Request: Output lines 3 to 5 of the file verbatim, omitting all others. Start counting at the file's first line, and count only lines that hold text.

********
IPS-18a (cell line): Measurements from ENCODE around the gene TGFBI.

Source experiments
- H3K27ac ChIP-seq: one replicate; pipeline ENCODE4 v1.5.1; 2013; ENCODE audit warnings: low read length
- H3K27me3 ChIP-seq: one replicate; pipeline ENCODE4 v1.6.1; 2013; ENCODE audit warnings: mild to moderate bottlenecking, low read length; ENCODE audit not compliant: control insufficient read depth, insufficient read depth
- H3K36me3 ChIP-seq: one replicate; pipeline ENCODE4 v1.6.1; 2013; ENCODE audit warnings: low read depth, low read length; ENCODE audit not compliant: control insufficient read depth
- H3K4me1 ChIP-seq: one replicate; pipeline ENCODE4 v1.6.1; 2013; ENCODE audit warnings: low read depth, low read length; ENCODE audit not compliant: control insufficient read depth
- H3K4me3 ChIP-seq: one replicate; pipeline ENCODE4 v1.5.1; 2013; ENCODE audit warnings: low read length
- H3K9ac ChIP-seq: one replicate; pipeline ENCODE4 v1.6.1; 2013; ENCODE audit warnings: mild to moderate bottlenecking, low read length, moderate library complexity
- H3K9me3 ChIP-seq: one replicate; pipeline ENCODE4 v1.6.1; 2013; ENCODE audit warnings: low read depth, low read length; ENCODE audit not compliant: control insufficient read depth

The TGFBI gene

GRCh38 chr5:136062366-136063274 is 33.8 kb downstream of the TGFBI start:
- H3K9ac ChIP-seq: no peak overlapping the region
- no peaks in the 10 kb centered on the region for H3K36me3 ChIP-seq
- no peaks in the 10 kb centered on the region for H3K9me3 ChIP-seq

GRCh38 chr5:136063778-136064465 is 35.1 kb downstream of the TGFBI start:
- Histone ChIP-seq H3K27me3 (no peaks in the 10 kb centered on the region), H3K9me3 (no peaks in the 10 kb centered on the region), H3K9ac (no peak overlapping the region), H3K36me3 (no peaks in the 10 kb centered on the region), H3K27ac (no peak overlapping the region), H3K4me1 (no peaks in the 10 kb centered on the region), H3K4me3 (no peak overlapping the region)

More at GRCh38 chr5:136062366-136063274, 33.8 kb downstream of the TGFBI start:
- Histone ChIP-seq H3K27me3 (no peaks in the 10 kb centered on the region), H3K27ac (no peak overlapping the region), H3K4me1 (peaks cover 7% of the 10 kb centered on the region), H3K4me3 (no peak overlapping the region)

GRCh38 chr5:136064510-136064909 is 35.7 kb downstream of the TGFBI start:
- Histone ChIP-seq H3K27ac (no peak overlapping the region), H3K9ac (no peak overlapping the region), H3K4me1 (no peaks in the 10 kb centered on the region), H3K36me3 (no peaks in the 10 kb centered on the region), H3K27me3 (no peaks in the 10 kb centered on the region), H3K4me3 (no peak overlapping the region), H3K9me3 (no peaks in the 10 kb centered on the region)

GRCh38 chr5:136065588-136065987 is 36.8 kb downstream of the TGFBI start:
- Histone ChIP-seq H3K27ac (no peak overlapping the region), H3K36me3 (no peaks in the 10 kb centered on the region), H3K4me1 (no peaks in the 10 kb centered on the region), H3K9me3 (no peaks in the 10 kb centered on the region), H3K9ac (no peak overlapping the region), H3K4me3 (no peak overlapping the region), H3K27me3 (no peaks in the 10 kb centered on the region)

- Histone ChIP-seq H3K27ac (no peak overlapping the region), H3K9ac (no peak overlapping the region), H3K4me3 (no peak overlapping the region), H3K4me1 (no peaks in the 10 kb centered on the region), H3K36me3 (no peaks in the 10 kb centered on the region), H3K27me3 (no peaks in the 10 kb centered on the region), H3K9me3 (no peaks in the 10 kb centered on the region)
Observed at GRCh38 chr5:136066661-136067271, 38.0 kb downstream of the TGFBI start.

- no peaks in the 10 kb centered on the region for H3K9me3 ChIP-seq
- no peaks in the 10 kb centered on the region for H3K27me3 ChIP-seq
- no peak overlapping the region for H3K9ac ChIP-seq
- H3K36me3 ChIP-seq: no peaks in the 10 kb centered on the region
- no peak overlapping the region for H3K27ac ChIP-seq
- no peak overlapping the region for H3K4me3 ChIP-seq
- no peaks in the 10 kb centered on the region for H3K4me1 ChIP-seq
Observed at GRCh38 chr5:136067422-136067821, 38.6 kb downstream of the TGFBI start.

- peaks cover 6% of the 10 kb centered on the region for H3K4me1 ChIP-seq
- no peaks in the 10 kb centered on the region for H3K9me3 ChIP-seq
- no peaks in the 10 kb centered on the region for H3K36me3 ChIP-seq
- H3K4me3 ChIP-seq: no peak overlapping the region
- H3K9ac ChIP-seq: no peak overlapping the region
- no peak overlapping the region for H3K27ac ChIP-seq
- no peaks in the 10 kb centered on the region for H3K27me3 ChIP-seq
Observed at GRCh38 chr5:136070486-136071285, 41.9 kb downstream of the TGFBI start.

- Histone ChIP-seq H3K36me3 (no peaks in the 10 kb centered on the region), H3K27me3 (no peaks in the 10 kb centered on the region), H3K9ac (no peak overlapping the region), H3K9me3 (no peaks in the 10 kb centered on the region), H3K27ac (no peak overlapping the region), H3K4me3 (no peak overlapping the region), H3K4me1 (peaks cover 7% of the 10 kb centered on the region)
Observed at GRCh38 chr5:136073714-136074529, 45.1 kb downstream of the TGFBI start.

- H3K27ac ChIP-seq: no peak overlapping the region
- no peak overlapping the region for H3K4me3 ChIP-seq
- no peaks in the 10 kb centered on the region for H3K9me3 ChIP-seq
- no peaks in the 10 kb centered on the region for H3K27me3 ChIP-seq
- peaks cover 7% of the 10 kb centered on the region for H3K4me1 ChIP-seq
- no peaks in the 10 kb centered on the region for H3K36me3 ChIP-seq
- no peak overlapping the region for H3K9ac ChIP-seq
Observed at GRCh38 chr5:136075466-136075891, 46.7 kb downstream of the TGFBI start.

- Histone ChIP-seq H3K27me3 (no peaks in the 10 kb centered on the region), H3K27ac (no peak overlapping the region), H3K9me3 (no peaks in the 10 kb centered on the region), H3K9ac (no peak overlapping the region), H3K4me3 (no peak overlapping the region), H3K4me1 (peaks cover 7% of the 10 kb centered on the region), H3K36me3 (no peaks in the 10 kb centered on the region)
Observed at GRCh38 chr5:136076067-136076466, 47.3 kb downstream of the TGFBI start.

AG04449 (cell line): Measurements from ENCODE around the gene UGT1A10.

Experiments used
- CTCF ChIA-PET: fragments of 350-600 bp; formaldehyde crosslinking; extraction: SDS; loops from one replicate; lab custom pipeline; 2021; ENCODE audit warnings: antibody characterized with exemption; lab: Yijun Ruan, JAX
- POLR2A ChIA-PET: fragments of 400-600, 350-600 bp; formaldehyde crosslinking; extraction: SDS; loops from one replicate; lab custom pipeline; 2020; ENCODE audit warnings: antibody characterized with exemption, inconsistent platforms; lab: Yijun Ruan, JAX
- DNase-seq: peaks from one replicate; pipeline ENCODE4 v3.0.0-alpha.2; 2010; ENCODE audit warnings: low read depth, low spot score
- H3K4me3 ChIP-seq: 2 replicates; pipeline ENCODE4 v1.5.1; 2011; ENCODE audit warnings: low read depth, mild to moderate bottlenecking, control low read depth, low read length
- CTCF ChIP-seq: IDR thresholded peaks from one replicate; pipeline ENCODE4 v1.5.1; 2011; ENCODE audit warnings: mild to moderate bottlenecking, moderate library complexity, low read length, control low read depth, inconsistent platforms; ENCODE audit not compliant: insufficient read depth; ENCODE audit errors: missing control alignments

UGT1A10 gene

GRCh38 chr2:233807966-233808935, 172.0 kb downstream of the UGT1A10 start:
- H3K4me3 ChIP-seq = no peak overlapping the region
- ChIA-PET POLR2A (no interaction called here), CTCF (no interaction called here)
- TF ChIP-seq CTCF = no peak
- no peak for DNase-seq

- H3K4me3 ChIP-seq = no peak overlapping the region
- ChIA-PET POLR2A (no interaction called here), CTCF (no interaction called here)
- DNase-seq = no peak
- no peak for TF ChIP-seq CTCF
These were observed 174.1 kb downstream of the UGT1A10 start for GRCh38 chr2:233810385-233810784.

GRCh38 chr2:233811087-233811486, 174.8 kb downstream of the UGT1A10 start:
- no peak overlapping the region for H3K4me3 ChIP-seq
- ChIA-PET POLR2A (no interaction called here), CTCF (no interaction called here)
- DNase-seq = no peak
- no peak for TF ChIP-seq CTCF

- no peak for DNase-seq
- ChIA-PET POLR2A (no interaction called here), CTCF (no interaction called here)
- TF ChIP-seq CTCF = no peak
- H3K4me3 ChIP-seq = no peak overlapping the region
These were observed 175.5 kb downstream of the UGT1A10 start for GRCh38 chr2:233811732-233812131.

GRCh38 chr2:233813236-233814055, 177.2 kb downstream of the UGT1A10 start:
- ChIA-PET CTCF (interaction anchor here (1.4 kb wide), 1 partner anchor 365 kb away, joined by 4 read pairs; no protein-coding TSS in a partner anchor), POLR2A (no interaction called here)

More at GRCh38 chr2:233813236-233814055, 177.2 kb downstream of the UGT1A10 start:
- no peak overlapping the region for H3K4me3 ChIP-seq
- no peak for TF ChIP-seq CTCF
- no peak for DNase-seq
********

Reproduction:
- H3K27ac ChIP-seq: one replicate; pipeline ENCODE4 v1.5.1; 2013; ENCODE audit warnings: low read length
- H3K27me3 ChIP-seq: one replicate; pipeline ENCODE4 v1.6.1; 2013; ENCODE audit warnings: mild to moderate bottlenecking, low read length; ENCODE audit not compliant: control insufficient read depth, insufficient read depth
- H3K36me3 ChIP-seq: one replicate; pipeline ENCODE4 v1.6.1; 2013; ENCODE audit warnings: low read depth, low read length; ENCODE audit not compliant: control insufficient read depth